Tuesday, March 22, 2005

 

You've always got time for . . . The OTHER 50 Tracks Volume Six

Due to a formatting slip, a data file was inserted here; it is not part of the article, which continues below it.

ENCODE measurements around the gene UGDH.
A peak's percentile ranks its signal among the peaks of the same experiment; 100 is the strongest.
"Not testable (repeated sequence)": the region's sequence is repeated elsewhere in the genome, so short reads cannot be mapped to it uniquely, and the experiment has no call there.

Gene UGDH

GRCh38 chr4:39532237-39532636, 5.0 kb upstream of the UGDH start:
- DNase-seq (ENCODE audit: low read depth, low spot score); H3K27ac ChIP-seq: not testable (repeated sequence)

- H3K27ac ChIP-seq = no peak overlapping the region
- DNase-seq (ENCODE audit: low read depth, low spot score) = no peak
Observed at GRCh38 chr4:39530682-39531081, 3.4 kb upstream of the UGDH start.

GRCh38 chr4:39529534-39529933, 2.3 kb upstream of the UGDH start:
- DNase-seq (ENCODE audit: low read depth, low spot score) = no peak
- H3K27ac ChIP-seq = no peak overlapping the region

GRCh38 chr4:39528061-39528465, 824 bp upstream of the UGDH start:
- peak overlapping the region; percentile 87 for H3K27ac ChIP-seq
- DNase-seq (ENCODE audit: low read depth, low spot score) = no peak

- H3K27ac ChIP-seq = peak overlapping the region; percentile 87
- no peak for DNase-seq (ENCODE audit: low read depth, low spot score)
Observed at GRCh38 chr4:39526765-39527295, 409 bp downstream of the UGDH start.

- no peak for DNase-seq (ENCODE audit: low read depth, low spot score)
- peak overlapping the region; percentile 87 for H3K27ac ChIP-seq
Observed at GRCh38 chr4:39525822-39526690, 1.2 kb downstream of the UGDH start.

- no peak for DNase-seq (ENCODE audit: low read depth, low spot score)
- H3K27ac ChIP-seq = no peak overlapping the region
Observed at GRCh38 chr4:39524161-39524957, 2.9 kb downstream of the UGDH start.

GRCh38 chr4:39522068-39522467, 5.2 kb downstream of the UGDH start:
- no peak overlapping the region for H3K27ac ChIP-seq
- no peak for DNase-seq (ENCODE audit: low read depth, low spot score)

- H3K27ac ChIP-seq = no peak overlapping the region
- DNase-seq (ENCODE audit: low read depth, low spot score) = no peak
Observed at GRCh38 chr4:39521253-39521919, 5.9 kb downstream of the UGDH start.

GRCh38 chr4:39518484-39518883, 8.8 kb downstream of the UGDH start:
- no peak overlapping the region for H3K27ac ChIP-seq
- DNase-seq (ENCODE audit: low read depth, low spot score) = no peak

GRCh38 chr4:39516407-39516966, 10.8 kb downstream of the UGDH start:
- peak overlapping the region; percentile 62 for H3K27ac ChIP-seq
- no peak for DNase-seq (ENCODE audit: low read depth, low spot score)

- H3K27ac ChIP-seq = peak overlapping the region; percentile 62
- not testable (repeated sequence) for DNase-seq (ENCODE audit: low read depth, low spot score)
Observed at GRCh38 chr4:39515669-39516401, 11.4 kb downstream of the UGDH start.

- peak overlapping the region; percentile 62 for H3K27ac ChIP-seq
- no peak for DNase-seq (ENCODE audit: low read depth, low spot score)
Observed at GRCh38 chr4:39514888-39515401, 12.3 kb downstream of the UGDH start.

Wondering what all this is about? Before you begin, you might want to read days one, two, three, four and five. The List so Far: Round 1 Hockey: Jane Siberry (Mike) Helpless: Neil Young (FC: Keith) I Go Blind: 54-40 (Peter) Nothing at All: Maestro Fresh Wes (Aaron) Tired of Waking Up Tired: The Diodes (Carol) A Case of You: Joni Mitchell (Carl) Round 2: Have Not Been The Same: Slow (Mike) Hallelujah (Live): Leonard Cohen (Keith) Wheat Kings: The Tragically Hip (Pete) Vetoed By Carol Subdivisions: Rush (Carol) Vetoed By Keith Rags and Bones: Nomeansno (Carl) Round 3: One Great City!: The Weakerthans (Mike) Westray: Weeping Tile (Keith) In tonight's debacle: Mike and Pete talk hot showers and Peaches Hockey taunts, Yes! Soccer moms, No! Aaron (the Shadowy Man) returns from Austin (the Shadowy, or at least porkfat-saturated, Planet) Mike: To: Keith re: Weeping Tile Hey, guess what? My iPod also has a healthy selection of Sarah Harmer tracks (remember, woman singing= iPod content) but I don't have stuff from Ms. Harmer's days in Weeping Tile. Perhaps I've grown old and soft, but after listening to Westray I think I may be in the same camp as those thousands of housewives who, according to Keith like their music "not too hard not too soft". Actually, I'm in the camp next to those housewives where we like our music a bit more melodic. I don't know that this song is veto worthy, but I wouldn't put it on a mixed tape or cd for a friend... Keith: Would you give it to an enemy? Does anyone else like the new Sarah Harmer more than the old Sarah Harmer? Should I have spent more time picking my fallback last night? Mike: I think Westray sounds dated. If musicologists were to dig this up in 50, years they wouldn't need the musical equivalent of carbon dating to say - "mid-90s, generic, Canadian indie rock." Compared to the No Means No track, this one hasn't aged terribly well. Carl: Personally I found myself at a bit of a loss for words over the Weeping Tile pick - perhaps speaking to the vagueness of our mandate, I thought, "Well, that's fine, though it doesn't stir me to heights of patriotic fervour." It felt anticlimactic after the choice of One Great City, which I thought an inspired counter-canonical move - the more songs with love-hate geographical themes the better on this kind of list, I thought, and it's a great song. But would I veto Weeping Tile? No, that would just be barbarism. Have we all lapsed into a funk of uncertainty, now, wondering What It's All About? Or are we all just really busy? If the tepid atmosphere keeps up I'm going to have to nominate something godawful. Carol: I've never listened to Sarah Harmer. I've just put her in (wrongly?) the same category as Sarah McLachlin who I can't stand. I don't hate "Westray," though. Harmer demonstrates strong pipes in front of a solid rock band. Could have done with a tich more cowbell, but I digress. Definitely not "soccer mom" music (thank lord christ), but her voice is dead centre between mainstream quirk of Alanis and the rip you to your soul Oh Susanna. I prefer the latter. That said, Weeping Tile deserves a place before solo Sarah. I shan't veto this. Pete: Well, there seems to be a fondness for Weeping Tile around this table that is perplexing to me. The band never excited me. Westray should appeal to me, as I used to live only a mile or so from the mine site, but I hated the track the first time I heard it and I still do today. I immediately tripped over the line "who forgot to let the canary out? will you be there when they're pulling bodies out," and nothing else in the song brought me back. That line is banal and embarrassingly righteous, and the rest of the lyrics fail to reach much higher. "They're ignoring all the signals they could not afford to hear/ private investors in public fear." Puh-leeze. "Private investors in public fear"? What is this, a rock song or a PSAC slogan? Then there are those bits about driving along the coast and is she mad at me and so on. What's that all about? Are they fighting over the mine disaster? Are they private investors on the run up the coast? It's a private-investors-in-love story? It's all a muddle, and no part of it intrigues me enough to want to figure out what it all means. Sarcasm aside, I just don't think it's a very good song. Keith, ol' boy, I feel downright ungracious saying this, as you're our amiable host in this venture, but I can't get behind your pick. Stick a veto in it's ass and turn it over, it's done. Keith: Ouch! Ok, ok. I admit, I tried to sneak one through, Pete. It looks like you were the only one with the backbone enough to spend the vote on what everyone else was thinking. Carl: Yes, Peter acted where I wussed out. Bye bye Weeping Tile. Pete: I figure I've done a service by vetoing you, FC, as everybody else was probably hung up on that veto-the-nice-host thing too. Now you have a big target on your arse, just like the rest of us. Keith: Yeah, bummer of a birthmark, eh Fatcitizen? The line for those of you interested in STILL being nice to the host starts at Pete's left. Speaking of which, Pete, doesn't that make it your pick? Pete: I'll get to that, but before I do. I can tell the Toronto people how to make the Leafs win: each of you has to listen to Bill Barilko first thing every morning until the Leafs bring home the cup again. Of course, that means you have to listen to the Hip. Life is full of tough choices. Mike: Define listen. Could it play in another room while I was showering? Pete: Michael, I love it when you talk like that. Keith: Hate to break up your moment, fellahs, but Pete, do you have a pick? Pete: I was going to pick a certain West Coast trio for my next pick, but we've been so generous to western bands to this point I've decided to bump the easterly candidates up my list to make sure they get in - or, in this world of vetoes, at least get their chance. I'll start with the obvious one, Sloan, though with a less-than-obvious track. Deeper than Beauty is from Twice Removed, the 1994 album, the one they did for Geffen before they opened their own label back in Halifax, and before the rather over-inflated hopes that Halifax would be the next Seattle finally dissipated in a puff of disillusionment for many on the scene. Listen to Deeper Than Beauty Twice Removed was recently voted (again) by Chart magazine as the best Canadian album of all time, and while that title is debatable, there's no denying it's a classic, inspired and vibrant from start to finish. It's more experienced then the prior disc, Smeared, which brought the band to the attention of early fans, and more consistent than the subsequent album, One Chord to Another, which brought the band to mainstream attention with the hit The Good in Everyone. And any of these albums are stronger than anything that came from Sloan later. (It pains me, as a person of region, to dis anything by Sloan, but the recent discs have lost the sound that made the band distinct, and they increasingly sound like a pale copy of themselves.) Deeper than Beauty is two minutes and 41 seconds of absurdly catchy music about a schoolboy lusting for a girl with glasses - although he lusts for her without the glasses. And your glasses Your hideous glasses When you remove them I would rather skip my classes and be caught Than to entertain the thought That someday you'll just put them on again But I can make the best of it until then The lyrics were one thing that marked Sloan as different. Not only do they sing a love song to the girl who apparently isn't, by the measure of conventional beauty, the prettiest girl in class, but they do it without making it some sort of novelty song. There's no formula here - the simple, jangly guitar, the straight-ahead, energetic drums and the syncopated, plaintive vocal come together with a deceptive casualness, as if the three sounds had each been humming away in isolation somewhere and happily managed to merge into one. It's one of the tracks that, for me, defines the Halifax sound of the '90s, and that sound deserves a place on this list. I'm like the rest of them With our thumbs up our asses If you call I will come But I'm about as quick as molasses When I dream of you You're not wearing your glasses La la la la... How can any right-thinking person not get behind a song that ends with la la la la, la la la . . . ? How can anybody hear this song and not hear the exuberance of young, genuinely talented musicians finding their own distinct voice? Mike: The way you were going with the smoove talk, I thought your next pick would be something by Peaches... Keith: Are you sure this is a better track than say, Underwhealmed? I like it, but it's definitely not the first track I think of when Sloan comes up. Mike's gonna like all the "la, la's" though, I bet. Mike: I like Sloan. I like girls with glasses. I like songs with la las (but not as much as woo-woos). I like Underwhelmed better. Pete: You can substitute a woo for a la wherever you please: it works quite well. Keith: Hey, is that. Aaron? Aaron Wherry? Aaron: Yes, I'm back. If not quite yet in spirit, then at least in body. Texas was filling. In spirit and in body. Please sir, no more pork. We're a little behind on the discussion here. We see that the Hip got vetoed. This is a shame. Once we've given the judgment of this court a close read, we'll prepare our epic defense. Until then... Today's pick (the first in my attempt to catch up) is, I think, one of the most distinctive pieces of music in the history of our humble nation. Quinessential Canadiana. Yet entirely counter-culture. And most probably don't even know what it's called (in fact, I had to look it up myself). I speak, of course, of Having An Average Weekend by Shadowy Men On A Shadowy Planet. Otherwise known as the theme song to Kids In The Hall. Listen to Having an Average Weekend Accomplished surf-rock instrumentalists in their own right, they will forever be linked to, I might argue, Canada's greatest contribution to the funny (something we so often like to hold up as a great cultural strength). But I think both song and show lent each other much - a certain cool, a certain quirk, a certain ambition, a certain understated, unspoken rambunctiousness. There was an attitude of nerdy cool to it all. Something I think you see in everything that has been "cool" about Canadian music over the last 20 years. (None of which is to be confused with humility. Quite the opposite in fact.) And both, together, made that sort of counter-Canadiana (instrumental rock twiddling and penis jokes involving the queen where once we were oh-so-polite) somehow acceptable to the mainstream (read: the CBC). And, if you really wanted to be ambitious about it, you might argue that this right here was history in the making man - the first bold step of what we now consider modern Canadian cool. Keith: Good pick, Aaron, one the CBC bumped from their final list. Peter: Aaron, you getting a new mug logo drawn for the Post after SXSW? You look right thin in that one you've been using. Surely a few days of elbowing up to the roast pig spit in Texas added a few pounds. I read a story today that said cholesterol is bad for your heart but slightly improves cognitive ability. (You have a moment of cerebral clarity just before your chest explodes, I presume.) Anyhow, it hasn't affected your musical sense. The KITH theme song is a fine choice. Aaron: So much friggin meat at that thing. It's everywhere. Seriously. When I came home at night some of my clothes still smelled like bbq. One night I was at an after-party show featuring Queens of the Stone Age. It was 1:30am but they were still serving meat. It was too dark to tell what it was, but I just kept putting it in my mouth. So good. So very wrong. I forgot to do this yesterday, so you get a doubly long shopping list today. Go! Buy a copy of: Shadowy Men on a Shadowy Planet's: Savvy Show Stoppers Sloan's: Twice Removed Weeping Tile's: Cold Snap No Means No's: Wrong The Weakerthan's: Reconstruction Site There's even more of The OTHER 50 on DAY SEVEN.